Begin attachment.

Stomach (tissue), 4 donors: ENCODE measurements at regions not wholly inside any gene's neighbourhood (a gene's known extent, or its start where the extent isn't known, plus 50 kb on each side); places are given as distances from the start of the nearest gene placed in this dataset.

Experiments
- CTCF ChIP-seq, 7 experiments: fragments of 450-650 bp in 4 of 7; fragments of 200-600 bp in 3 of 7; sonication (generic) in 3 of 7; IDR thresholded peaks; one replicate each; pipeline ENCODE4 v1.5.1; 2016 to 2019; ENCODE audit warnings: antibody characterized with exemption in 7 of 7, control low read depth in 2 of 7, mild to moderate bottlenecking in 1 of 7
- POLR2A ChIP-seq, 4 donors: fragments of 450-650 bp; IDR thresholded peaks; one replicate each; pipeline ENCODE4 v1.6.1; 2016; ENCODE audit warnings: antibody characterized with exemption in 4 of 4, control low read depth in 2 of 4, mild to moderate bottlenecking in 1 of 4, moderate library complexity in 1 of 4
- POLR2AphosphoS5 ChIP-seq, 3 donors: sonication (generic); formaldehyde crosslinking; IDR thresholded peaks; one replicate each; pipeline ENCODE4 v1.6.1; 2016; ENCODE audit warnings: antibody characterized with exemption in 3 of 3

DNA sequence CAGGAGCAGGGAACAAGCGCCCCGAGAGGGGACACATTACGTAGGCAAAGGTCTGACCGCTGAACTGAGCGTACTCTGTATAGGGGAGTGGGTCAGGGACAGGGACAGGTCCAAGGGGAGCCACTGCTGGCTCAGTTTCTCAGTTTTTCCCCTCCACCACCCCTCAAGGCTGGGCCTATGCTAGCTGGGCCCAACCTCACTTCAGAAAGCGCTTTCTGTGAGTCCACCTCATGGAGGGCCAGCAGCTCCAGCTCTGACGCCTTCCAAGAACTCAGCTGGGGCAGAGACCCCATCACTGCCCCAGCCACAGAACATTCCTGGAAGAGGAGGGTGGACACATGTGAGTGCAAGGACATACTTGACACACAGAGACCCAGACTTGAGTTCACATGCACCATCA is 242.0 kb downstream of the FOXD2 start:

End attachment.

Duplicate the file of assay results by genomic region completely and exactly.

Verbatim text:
Stomach (tissue), 4 donors: ENCODE measurements at regions not wholly inside any gene's neighbourhood (a gene's known extent, or its start where the extent isn't known, plus 50 kb on each side); places are given as distances from the start of the nearest gene placed in this dataset.

Experiments
- CTCF ChIP-seq, 7 experiments: fragments of 450-650 bp in 4 of 7; fragments of 200-600 bp in 3 of 7; sonication (generic) in 3 of 7; IDR thresholded peaks; one replicate each; pipeline ENCODE4 v1.5.1; 2016 to 2019; ENCODE audit warnings: antibody characterized with exemption in 7 of 7, control low read depth in 2 of 7, mild to moderate bottlenecking in 1 of 7
- POLR2A ChIP-seq, 4 donors: fragments of 450-650 bp; IDR thresholded peaks; one replicate each; pipeline ENCODE4 v1.6.1; 2016; ENCODE audit warnings: antibody characterized with exemption in 4 of 4, control low read depth in 2 of 4, mild to moderate bottlenecking in 1 of 4, moderate library complexity in 1 of 4
- POLR2AphosphoS5 ChIP-seq, 3 donors: sonication (generic); formaldehyde crosslinking; IDR thresholded peaks; one replicate each; pipeline ENCODE4 v1.6.1; 2016; ENCODE audit warnings: antibody characterized with exemption in 3 of 3

DNA sequence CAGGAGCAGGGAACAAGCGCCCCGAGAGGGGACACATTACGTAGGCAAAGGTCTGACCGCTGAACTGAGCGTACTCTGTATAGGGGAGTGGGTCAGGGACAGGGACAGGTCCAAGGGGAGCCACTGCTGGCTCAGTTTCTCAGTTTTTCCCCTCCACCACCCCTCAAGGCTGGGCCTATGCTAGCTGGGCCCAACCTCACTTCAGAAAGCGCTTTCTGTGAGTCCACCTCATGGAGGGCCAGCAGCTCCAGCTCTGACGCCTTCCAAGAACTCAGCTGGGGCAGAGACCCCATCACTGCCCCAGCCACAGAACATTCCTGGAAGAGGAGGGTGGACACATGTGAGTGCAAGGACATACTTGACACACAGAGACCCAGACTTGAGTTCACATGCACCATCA is 242.0 kb downstream of the FOXD2 start: